Some of the statements in the article were susceptible of factual proof: specifically, whether the CBD in Peak Health’s products comes from a hops plant, or specifically a hops plant called Humulus kriya. Dorfman argued that his statements were protected opinion based on fully disclosed facts, but it was the truth of those facts that was at issue. “Dorfman disclosed the facts on which he based his assertion that Peak Health’s hops-derived CBD is a sham: Mr. Joseph’s history of plagiarism, attempts to assert new identities, criminal fraud record, and purchases of large quantities of CBD despite allegedly possessing the ability to produce that CBD from hops, as well as statements from scientists concluding that hops-derived CBD is unsubstantiated and not credible.” Nonetheless, his conclusion about the lack of hops-derived CBD wasn’t a statement of subjective opinion or interpretation; it was “an assertion of fact based on other asserted facts.”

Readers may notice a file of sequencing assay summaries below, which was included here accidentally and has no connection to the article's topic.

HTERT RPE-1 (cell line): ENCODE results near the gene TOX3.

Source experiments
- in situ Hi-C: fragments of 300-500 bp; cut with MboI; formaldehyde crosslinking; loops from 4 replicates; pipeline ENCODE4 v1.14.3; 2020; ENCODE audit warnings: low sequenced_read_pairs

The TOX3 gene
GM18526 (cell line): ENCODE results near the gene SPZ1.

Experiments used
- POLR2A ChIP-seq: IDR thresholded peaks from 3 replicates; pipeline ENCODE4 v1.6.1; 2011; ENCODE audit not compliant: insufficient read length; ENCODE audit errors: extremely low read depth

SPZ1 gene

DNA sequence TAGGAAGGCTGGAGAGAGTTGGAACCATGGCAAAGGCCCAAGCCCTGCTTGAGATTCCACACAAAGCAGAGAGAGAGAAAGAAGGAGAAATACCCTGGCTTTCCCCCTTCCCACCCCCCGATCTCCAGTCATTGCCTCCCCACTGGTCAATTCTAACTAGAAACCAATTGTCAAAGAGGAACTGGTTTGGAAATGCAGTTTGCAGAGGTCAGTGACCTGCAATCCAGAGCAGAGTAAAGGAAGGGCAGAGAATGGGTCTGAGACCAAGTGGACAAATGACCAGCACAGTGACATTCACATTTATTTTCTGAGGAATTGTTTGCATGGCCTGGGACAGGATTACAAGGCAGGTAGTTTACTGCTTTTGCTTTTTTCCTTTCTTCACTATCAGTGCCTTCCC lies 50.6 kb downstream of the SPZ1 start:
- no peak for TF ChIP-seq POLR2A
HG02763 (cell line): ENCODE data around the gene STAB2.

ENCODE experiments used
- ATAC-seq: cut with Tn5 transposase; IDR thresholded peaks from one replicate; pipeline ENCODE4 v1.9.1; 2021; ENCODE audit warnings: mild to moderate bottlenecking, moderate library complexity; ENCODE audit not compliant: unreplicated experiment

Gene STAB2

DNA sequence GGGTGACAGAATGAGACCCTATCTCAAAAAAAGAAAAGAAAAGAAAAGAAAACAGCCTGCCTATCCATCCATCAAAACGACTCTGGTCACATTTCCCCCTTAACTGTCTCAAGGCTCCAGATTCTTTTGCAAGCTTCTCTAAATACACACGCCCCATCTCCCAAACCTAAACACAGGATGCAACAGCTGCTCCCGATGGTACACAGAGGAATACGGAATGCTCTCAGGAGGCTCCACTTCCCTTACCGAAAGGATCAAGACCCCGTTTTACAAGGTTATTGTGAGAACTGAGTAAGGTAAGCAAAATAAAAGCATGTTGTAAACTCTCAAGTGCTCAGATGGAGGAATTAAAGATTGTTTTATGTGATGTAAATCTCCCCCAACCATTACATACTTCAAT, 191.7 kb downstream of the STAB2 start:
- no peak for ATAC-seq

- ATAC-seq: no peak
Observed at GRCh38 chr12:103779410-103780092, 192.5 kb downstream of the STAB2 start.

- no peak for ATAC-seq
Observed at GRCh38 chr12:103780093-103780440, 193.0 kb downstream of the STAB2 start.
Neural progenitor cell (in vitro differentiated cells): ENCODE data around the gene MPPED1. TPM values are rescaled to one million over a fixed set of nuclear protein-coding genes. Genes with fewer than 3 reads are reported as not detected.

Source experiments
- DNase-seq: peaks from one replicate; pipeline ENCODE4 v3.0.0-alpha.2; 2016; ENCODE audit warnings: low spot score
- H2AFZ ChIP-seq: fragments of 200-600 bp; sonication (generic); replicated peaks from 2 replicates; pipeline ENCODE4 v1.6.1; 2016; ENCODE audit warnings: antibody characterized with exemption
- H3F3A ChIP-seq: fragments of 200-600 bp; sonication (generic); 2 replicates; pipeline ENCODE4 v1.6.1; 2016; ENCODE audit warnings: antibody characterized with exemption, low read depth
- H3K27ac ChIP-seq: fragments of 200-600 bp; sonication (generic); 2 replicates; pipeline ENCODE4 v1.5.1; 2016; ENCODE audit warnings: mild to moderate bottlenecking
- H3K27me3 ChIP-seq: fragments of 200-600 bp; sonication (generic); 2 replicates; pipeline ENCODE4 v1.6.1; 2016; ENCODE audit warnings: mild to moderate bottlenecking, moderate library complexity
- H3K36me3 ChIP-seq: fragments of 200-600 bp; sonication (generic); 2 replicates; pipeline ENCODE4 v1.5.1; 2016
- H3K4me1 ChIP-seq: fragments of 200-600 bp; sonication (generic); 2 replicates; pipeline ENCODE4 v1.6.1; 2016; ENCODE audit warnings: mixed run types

In addition, the complaint flunked Rule 9(b) because it failed to allege why the challenged statements were false.  With respect to the Christoffel statements, Peak alleged only that the statements were unreliable because he didn’t test Peak’s products himself and because he’s involved with a competing business, but Peak didn’t plead facts from which it could be inferred that the CBD in its products came from a specific hops plant. At most, it alleged that its public relations agency provided “proof” of its CBD-related claims to Dorfman, but the complaint didn’t explain why the statements were false.

Peak could, in theory, amend its complaint to remedy these deficiencies as to the falsifiable statements, including the failure to plead special damages and the failure to plead commercial advertising/promotion.

Anti-SLAPP motion: the Ninth Circuit has cautioned against the application of procedural state laws if such application “would result in a direct collision with a Federal Rule of Civil Procedure.” Thus, “granting a defendant’s anti-SLAPP motion to strike a plaintiff’s initial complaint without granting the plaintiff leave to amend would directly collide with Fed. R. Civ. P. 15(a)’s policy favoring liberal amendment.” Dorfman could renew his motion if Peak included amended state law claims in its second amended complaint (or, apparently, if the time for pleadings passed or he otherwise prevailed).